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The Diagonalization of a Symmetric Matrix

Module by: Steven J. Cox. E-mail the author

Summary: (Blank Abstract)

By choosing an orthogonal basis q j , k 1knj q j , k 1 k nj for each RPj Pj and collecting the basis vectors in Qj=( q j , 1 q j , 2 q j , nj ) Qj q j , 1 q j , 2 q j , nj we find that Pj=QjQjT=k=1nj q j , k q j , k T Pj Qj Qj k 1 nj q j , k q j , k As a result, the spectral representation takes the form

B=j=1hλjQjQjT=j=1hλjk=1nj q j , k q j , k T B j 1 h λj Qj Qj j 1 h λj k 1 nj q j , k q j , k
(1)
This is the spectral representation in perhaps its most detailed dress. There exists, however, still another form! It is a form that you are likely to see in future engineering courses and is achieved by assembling the QjQj into a single nn-by-nn orthonormal matrix Q=( Q1Qh ) Q Q1 Qh Having orthonormal columns it follows that QTQ=I Q Q I . QQ being square, it follows in addition that QT=Q-1 Q Q . Now B q j , k =λj q j , k B q j , k λj q j , k may be encoded in matrix terms via
BQ=QΛ B Q Q Λ
(2)
where ΛΛ is the nn-by- nn diagonal matrix whose first n1n1 diagonal terms are λ1λ1, whose next n2n2 diagonal terms are λ2λ2, and so on. That is, each λjλj is repeated according to its multiplicity. Multiplying each side of Equation 2, from the right, by QT Q we arrive at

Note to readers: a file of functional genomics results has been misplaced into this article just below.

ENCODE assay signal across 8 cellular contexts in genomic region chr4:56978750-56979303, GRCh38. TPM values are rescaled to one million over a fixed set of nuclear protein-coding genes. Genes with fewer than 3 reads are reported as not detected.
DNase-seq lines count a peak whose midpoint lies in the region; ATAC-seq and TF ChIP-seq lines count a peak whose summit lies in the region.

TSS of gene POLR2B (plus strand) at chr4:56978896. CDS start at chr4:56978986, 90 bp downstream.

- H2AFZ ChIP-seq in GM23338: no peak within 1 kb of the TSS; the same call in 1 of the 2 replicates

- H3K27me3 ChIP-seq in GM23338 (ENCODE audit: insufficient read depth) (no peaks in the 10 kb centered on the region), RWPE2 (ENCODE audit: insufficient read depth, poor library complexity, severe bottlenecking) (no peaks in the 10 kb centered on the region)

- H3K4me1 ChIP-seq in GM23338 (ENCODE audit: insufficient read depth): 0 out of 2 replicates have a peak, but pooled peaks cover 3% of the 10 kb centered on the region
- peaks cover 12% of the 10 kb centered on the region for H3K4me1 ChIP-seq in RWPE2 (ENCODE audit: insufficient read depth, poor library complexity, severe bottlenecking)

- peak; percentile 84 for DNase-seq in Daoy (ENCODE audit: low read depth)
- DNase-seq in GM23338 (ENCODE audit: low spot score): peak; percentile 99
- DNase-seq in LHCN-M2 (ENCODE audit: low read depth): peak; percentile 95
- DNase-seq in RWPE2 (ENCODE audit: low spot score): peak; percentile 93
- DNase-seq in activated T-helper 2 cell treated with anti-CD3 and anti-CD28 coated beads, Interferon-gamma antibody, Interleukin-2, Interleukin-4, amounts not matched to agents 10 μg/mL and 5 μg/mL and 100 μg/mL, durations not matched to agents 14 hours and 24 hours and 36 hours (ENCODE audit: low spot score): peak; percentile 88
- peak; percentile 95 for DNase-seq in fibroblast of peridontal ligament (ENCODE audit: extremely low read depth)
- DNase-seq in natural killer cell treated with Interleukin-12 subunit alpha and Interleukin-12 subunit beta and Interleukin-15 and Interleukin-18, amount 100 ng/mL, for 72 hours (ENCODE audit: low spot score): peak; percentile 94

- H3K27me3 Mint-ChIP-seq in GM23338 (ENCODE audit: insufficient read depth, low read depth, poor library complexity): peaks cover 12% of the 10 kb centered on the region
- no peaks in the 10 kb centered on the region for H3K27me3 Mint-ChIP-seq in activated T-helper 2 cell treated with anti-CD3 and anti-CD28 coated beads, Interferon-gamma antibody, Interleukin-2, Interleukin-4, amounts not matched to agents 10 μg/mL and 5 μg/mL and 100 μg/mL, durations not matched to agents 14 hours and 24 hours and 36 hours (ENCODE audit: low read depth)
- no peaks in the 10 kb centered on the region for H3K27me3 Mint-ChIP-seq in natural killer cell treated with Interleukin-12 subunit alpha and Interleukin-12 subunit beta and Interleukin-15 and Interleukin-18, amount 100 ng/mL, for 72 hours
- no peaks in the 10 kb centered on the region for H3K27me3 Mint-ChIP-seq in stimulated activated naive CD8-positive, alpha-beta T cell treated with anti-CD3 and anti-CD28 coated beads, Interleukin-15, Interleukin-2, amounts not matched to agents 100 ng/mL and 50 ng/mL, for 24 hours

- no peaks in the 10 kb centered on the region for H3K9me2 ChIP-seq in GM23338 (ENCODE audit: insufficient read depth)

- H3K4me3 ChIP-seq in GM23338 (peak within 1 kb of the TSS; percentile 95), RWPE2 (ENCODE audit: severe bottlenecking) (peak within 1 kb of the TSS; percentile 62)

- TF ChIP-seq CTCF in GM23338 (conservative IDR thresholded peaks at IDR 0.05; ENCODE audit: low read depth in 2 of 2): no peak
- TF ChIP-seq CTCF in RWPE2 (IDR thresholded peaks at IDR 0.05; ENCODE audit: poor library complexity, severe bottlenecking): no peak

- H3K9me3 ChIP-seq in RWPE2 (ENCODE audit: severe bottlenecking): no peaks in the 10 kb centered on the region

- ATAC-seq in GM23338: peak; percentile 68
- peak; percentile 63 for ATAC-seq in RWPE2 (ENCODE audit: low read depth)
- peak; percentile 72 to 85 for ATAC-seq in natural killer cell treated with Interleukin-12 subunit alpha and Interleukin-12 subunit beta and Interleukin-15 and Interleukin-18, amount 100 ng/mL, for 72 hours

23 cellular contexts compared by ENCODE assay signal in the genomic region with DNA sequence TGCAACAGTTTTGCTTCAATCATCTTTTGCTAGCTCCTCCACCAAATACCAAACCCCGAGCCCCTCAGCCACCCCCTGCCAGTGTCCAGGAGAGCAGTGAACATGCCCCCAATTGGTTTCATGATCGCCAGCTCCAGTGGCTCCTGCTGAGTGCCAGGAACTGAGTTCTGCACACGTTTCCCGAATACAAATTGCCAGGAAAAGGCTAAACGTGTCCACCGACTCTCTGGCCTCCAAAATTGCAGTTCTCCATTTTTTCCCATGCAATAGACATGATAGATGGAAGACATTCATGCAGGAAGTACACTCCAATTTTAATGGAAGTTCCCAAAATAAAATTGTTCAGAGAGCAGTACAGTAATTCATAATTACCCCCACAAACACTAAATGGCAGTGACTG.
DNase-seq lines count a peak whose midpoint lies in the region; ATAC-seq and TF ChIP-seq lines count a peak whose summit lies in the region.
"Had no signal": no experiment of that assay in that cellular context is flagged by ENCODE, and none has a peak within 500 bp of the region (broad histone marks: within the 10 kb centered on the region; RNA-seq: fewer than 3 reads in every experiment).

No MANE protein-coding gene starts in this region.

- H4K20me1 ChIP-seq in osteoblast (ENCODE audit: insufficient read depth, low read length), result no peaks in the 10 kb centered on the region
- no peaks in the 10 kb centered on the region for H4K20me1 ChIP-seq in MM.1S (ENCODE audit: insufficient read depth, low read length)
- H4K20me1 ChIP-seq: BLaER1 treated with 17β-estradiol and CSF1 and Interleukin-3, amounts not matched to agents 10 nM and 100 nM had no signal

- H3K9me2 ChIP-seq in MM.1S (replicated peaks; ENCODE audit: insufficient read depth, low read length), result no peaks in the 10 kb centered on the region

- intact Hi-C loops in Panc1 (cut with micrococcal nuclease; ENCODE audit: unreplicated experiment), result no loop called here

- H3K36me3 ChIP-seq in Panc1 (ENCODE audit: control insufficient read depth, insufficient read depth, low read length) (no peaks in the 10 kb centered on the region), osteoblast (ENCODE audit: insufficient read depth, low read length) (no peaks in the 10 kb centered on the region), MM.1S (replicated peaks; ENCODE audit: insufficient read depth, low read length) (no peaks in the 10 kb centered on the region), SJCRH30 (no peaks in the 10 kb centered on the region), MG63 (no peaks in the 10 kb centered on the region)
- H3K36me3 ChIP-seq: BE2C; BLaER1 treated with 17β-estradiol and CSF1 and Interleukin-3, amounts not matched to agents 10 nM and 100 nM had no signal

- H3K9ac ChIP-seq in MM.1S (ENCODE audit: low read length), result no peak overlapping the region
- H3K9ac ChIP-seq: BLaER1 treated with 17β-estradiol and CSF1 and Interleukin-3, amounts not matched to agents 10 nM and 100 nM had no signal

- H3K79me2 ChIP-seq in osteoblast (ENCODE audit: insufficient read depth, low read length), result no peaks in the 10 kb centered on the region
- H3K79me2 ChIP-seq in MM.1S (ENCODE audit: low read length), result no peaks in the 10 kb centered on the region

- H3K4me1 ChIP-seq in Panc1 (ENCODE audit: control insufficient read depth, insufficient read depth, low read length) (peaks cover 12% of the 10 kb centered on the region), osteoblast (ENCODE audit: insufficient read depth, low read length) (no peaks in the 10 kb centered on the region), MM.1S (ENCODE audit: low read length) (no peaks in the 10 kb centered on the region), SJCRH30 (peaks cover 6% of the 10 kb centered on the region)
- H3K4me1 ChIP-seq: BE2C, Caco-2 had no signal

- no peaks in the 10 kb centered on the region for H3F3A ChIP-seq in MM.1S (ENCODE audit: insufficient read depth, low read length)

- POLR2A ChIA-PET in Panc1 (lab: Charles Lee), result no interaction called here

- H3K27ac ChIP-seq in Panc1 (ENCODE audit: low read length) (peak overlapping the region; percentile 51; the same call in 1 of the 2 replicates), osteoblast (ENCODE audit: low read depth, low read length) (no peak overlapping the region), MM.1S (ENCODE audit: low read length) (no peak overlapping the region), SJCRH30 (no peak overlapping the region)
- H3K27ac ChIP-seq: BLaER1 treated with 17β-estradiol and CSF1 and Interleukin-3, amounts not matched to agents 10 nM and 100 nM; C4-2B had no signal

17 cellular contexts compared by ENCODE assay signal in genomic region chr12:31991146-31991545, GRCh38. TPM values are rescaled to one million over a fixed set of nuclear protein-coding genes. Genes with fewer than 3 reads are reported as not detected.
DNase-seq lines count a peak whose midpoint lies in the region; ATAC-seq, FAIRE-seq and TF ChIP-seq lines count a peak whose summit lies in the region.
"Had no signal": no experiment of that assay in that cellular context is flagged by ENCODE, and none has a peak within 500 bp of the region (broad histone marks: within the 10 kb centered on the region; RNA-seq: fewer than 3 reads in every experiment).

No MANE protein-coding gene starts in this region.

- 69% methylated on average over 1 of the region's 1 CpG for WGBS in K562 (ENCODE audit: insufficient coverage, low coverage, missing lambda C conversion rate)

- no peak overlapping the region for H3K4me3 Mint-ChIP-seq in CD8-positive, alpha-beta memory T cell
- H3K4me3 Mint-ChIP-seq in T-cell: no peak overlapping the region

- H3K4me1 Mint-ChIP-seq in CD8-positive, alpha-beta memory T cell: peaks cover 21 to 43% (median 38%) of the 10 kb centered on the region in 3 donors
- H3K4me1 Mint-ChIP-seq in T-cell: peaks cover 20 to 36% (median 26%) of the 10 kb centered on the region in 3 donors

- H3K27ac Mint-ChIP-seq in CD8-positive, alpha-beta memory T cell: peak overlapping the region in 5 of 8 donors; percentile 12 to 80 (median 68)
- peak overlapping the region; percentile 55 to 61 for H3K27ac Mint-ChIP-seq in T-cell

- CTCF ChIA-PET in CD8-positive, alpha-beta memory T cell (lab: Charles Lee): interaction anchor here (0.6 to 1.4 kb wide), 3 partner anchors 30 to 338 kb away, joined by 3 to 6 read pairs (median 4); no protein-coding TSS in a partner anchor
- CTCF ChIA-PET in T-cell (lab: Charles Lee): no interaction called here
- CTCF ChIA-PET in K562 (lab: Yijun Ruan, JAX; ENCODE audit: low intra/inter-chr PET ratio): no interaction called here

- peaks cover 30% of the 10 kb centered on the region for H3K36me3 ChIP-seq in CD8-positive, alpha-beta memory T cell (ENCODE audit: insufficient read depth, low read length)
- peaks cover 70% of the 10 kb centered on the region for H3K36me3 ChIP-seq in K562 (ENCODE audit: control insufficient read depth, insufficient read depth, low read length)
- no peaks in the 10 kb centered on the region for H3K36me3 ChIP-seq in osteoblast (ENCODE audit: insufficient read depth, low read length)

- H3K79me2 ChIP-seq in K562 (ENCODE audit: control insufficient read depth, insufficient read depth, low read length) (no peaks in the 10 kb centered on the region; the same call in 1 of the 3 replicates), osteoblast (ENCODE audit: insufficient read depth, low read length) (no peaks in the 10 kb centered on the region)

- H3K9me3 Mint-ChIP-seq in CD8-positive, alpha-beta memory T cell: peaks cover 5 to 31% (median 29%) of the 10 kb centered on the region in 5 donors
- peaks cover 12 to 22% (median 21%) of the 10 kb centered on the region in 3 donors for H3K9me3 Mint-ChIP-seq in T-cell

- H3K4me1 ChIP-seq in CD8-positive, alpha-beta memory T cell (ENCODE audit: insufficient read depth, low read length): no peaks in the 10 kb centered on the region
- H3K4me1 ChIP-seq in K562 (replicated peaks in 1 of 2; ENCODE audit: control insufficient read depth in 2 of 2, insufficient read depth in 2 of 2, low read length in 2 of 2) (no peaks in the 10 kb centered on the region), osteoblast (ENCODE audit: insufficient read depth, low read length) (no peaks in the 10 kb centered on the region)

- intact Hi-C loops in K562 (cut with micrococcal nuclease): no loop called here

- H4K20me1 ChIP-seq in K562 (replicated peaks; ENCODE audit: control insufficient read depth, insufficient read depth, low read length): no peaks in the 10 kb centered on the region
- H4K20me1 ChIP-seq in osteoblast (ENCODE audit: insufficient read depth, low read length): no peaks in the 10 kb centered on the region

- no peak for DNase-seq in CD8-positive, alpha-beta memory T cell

B=QΛQT B Q Λ Q
(3)
Because one may just as easily write
QTBQ=Λ Q B Q Λ
(4)
one says that QQ diagonalizes BB.

Let us return the our example B=( 111 111 111 ) B 1 1 1 1 1 1 1 1 1 of the last chapter. Recall that the eigenspace associated with λ1=0 λ1 0 had e 1 , 1 =( -1 1 0 ) e 1 , 1 -1 1 0 and e 1 , 2 =( -1 0 1 ) e 1 , 2 -1 0 1 for a basis. Via Gram-Schmidt we may replace this with q 1 , 1 =12( -1 1 0 ) q 1 , 1 1 2 -1 1 0 and q 1 , 2 =16( -1 -1 2 ) q 1 , 2 1 6 -1 -1 2 Normalizing the vector associated with λ2=3 λ2 3 we arrive at q 2 , 1 =13( 1 1 1 ) q 2 , 1 1 3 1 1 1 and hence Q=( q11q12q2 )=16( 3-12 3-12 022 ) Q q11 q12 q2 1 6 3 -1 2 3 -1 2 0 2 2 and Λ=( 000 000 003 ) Λ 0 0 0 0 0 0 0 0 3

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